“I met Dr. Lonborg because I cracked a tooth and my dentist was on vacation. He told me that he saw me play at a recent high school game and asked me something no one else asked me, where did I want to go to college?”
The kids started raising their hands and calling out.
“Eyes on me, my story and save the questions to the end.”
The class settled down again.
“I told him I was going to play ball and he laughed. He told me he thought the same thing but promised his parents he’d go to college first. He said he thought about maybe being a doctor if baseball didn’t work out. I knew you don’t go to medical, or dental school, if you don’t do well in college and I knew then that I had to take school seriously.”
“So you wanted to be a teacher?” Alex blurted out.
Mr. Winter smiled.
“I wasn’t sure. I knew I had to work hard to get my grades up and eventually I got an offer to go to Georgia Tech. They had a great baseball team and I figured if it didn’t work out, I’d go back later. I was drafted by the Red Sox my junior year of college. I was 20 years old and my dreams were about to come true, so I took the signing bonus and packed my bags to report to Lowell.”
“I love Spinners games,” Alison said, “I have a couple of bobbleheads from games we went to and once I got to race around the bases in a giant hamster ball. It was pretty funny!”
“Yeah, I used to love some of the stuff we did at the games,” he smiled, “everyone had so much fun. But the players, well, we were young and lived in the dorms at UMass Lowell. Sometimes you’d see a pretty girl and you’d write your phone number on a ball and throw it to her and hope she’d give you a call. One day, I threw my phone number to a girl and she called me. We went out for coffee and she told me she was studying to be a teacher. I told her I was going to play for the Red Sox.”
He paused for a minute and rubbed the ring on his left hand.
“She married me and stuck with me through everything. The ups and downs between the different leagues, the injuries, the September call ups, Spring Training - everything. I even made it to the Red Sox for one amazing season until just after the All Star Break I tripped over second base and ripped my Achilles Tendon. Even after surgery, rehab and everything else I was looking at playing through the minors again and hoping beyond hope that I’d be back in Boston. My wife looked at me and said, ‘So what do you want to do now?’”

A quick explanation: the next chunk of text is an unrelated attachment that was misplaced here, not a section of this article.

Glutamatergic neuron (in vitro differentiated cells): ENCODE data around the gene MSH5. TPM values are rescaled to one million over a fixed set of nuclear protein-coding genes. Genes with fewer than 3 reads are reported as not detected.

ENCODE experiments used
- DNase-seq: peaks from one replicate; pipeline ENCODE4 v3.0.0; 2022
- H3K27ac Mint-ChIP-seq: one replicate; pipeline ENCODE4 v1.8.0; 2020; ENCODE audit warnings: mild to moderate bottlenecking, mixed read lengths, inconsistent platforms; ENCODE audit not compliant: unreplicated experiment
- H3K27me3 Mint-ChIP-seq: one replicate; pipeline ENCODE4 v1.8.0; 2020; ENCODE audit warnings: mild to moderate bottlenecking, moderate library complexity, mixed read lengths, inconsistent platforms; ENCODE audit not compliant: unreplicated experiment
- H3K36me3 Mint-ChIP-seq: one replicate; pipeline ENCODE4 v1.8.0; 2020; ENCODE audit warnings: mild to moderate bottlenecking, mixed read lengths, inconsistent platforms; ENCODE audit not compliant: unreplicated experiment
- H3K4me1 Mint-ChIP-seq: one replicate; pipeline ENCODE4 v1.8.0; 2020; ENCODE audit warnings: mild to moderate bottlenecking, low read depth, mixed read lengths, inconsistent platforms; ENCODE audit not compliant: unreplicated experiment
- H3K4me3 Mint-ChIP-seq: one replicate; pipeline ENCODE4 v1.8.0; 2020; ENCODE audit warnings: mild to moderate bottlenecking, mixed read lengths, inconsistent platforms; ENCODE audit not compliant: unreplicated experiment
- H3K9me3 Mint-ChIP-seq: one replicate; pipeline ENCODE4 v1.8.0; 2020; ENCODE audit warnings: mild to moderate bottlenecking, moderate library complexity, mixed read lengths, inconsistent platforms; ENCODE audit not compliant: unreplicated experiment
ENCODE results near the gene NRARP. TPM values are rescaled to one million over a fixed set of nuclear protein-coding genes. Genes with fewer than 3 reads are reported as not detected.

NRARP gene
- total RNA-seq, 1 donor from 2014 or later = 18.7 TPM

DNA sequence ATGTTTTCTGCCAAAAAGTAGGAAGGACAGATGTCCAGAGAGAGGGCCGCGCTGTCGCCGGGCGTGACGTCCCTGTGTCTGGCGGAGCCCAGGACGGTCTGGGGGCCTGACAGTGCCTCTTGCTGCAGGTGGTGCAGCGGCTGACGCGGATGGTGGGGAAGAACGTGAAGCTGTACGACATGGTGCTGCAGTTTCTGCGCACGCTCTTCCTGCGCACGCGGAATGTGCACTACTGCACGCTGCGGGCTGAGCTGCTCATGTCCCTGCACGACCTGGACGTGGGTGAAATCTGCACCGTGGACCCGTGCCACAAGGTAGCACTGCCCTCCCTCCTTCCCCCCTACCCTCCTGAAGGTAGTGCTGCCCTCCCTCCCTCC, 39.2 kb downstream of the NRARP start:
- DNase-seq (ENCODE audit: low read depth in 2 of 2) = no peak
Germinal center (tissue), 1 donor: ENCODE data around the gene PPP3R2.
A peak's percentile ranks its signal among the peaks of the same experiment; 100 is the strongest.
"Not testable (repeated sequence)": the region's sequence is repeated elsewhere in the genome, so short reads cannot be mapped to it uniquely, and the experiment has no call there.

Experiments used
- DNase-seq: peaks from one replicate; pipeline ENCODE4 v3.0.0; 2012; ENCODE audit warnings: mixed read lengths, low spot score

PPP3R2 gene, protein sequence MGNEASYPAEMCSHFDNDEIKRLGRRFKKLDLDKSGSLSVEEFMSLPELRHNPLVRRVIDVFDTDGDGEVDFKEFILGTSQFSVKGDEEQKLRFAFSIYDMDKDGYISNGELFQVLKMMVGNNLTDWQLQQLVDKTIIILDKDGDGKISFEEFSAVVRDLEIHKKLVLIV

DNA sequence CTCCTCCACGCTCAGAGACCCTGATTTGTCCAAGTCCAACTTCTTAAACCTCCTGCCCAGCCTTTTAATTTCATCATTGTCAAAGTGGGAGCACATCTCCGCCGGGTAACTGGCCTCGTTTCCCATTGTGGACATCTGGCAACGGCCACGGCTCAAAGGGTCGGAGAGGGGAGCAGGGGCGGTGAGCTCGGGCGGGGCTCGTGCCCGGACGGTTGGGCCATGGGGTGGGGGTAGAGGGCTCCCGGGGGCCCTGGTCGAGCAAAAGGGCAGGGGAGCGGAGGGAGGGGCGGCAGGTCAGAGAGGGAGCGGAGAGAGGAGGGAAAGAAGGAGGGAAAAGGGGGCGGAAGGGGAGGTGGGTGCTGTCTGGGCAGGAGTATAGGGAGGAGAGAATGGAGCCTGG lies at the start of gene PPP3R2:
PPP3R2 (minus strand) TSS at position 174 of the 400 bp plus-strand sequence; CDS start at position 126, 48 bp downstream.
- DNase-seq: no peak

“What did you do?” Alex whispered.
“I remember lying there in bed and thinking, if I couldn’t play baseball what would I do? I called my friend at the Lowell Spinners, Jon Goode. He’s the guy who gets to drive the Mystery Machine and puts together the hamster ball races and stuff like that. I asked him what would happen if I wanted to work in baseball. He told me that I’d work as an intern, just like a college kid, and work my way up from the bottom like anyone else.”
“You mean you can’t just get a job as a coach or something?”
“How many guys do you think play baseball every year in the minors, the independents and every other league out there? Imagine how many of them give up playing every year. How many positions are there out there for coaches, scouts, front office and other jobs?”
“So what did you do?”
“I thought about the kids I met when I was playing. I thought about the kids I saw my wife teach and tutor and I realized that there are more important things than baseball in this world. So I went back to school, finished my degree and became a teacher.”
The kids sat there in stunned silence.
“You gave it up to be teacher?” John finally asked.
“Yep and I’ve never looked back. That is, until today.” He pointed at the card still sitting in front of Allison. “You have to understand that you guys come into the classroom in September with no idea what’s in store for you. Every day I teach you stuff: math, science, social studies, you name it. Some subjects are fun, some are kind of tough like when I’m teaching you how to edit and write. I get a fraction of what I made playing baseball but I have to be honest, I like this job much more than I liked playing baseball.”
A chorus of “no way” and “really?” came from the kids.
“Yes way. I got to live the dream for a few years, and I’m glad for it but this,” he opened his arms to indicate the class and the class room, “this is real. No matter how cool the dream is, in the end you have to remember that it’s reality that counts in the end. My wife, my kids, my classes, that’s real. When I tell you guys that homework matters or that you’ll use this math again or why it’s important to be able to write a concise paragraph, trust me, I know what I’m telling you is true.”
The class was still silent as he finished.
“Now, enough about baseball guys. It’s time for writer’s workshop. I want you to think about one of your favorite memories and tell me about it on paper. Tell me about the day, the weather, the sights and smells. Remember what I’ve taught you about details without giving too much information.”
“Mr Winter,” a hand was up in the back of the room.
“What is it Izzy?”
“I’m glad you decided to be a teacher.”
He smiled. “Thanks Izzy, I’m glad you guys are my students. Now, let’s get back to work.”
Looking out over the classroom as the kids bent over their notebooks with pencils in hand, Mr. Winter smiled. Playing at Fenway Park may have been one of the best jobs ever, but this, this was better.